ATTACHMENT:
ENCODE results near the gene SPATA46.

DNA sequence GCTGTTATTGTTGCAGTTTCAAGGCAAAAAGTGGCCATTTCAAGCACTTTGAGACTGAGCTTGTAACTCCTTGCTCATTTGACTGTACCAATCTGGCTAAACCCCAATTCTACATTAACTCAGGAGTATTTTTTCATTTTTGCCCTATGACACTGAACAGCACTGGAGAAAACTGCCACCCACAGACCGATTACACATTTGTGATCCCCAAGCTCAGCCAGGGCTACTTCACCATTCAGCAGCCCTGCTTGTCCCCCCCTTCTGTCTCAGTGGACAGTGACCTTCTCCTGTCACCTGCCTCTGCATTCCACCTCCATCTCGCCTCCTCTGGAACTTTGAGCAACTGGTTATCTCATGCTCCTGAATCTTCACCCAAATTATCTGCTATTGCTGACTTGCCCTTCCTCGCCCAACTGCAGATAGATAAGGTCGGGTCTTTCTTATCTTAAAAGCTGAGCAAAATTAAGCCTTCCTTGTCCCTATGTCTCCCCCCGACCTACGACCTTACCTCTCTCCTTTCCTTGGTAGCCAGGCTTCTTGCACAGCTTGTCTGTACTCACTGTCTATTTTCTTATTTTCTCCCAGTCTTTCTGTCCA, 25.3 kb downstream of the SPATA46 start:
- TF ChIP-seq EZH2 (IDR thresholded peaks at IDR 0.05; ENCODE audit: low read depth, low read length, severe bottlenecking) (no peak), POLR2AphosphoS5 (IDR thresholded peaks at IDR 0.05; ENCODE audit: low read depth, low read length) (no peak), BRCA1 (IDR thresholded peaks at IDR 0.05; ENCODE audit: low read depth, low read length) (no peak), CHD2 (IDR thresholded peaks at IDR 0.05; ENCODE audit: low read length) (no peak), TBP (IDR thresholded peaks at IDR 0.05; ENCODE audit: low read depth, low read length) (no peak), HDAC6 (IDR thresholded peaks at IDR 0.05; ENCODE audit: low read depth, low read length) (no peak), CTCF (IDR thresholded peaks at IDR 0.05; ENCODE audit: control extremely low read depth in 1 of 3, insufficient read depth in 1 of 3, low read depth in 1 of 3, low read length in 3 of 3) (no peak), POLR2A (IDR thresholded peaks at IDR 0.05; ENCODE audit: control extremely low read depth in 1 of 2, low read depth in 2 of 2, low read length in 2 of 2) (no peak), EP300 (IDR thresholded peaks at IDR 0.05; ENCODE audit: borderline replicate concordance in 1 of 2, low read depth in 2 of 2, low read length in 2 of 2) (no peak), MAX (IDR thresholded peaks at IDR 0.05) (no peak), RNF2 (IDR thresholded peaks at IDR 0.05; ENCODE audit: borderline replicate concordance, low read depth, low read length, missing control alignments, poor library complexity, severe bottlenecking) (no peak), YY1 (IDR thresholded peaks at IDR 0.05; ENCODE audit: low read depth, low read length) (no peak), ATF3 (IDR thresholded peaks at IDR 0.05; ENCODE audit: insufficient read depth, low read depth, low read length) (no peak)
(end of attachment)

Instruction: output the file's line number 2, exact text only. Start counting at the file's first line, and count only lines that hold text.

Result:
DNA sequence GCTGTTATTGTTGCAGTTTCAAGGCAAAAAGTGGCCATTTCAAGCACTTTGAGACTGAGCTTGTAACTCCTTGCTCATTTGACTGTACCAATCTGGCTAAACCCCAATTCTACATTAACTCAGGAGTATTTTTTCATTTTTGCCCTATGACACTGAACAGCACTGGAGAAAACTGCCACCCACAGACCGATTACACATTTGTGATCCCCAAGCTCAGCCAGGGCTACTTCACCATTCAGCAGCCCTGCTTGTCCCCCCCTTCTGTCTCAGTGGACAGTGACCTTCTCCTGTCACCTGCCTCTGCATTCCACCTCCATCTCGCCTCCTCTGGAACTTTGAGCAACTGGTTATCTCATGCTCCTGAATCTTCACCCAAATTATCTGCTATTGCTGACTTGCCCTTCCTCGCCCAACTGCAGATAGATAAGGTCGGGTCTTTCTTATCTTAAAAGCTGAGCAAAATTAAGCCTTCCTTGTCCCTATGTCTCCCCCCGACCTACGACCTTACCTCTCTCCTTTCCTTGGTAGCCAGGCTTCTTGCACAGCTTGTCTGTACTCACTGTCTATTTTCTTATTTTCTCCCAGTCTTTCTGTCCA, 25.3 kb downstream of the SPATA46 start: